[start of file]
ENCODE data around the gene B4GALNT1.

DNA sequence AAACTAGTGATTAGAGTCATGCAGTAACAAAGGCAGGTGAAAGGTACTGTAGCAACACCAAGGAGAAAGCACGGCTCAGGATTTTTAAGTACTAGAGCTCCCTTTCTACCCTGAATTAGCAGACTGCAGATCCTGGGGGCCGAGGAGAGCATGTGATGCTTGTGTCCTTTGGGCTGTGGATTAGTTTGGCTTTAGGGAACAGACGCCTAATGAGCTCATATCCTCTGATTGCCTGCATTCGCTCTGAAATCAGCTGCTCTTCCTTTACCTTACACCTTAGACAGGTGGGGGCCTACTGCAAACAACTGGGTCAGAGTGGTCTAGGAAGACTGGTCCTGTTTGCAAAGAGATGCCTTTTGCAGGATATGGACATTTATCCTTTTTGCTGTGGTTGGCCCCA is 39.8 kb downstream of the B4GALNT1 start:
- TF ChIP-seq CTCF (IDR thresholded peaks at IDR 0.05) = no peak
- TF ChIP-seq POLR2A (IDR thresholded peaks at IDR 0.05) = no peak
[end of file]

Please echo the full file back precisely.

ENCODE data around the gene B4GALNT1.

DNA sequence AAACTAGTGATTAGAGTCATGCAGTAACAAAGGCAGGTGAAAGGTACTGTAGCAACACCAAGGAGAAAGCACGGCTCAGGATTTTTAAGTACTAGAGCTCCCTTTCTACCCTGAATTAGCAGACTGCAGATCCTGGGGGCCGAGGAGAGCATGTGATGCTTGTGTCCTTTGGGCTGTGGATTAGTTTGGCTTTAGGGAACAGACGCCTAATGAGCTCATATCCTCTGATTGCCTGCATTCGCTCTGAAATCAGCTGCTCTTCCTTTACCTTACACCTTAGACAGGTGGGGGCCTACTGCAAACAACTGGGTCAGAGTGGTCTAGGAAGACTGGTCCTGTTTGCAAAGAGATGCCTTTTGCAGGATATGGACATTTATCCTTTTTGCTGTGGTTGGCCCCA is 39.8 kb downstream of the B4GALNT1 start:
- TF ChIP-seq CTCF (IDR thresholded peaks at IDR 0.05) = no peak
- TF ChIP-seq POLR2A (IDR thresholded peaks at IDR 0.05) = no peak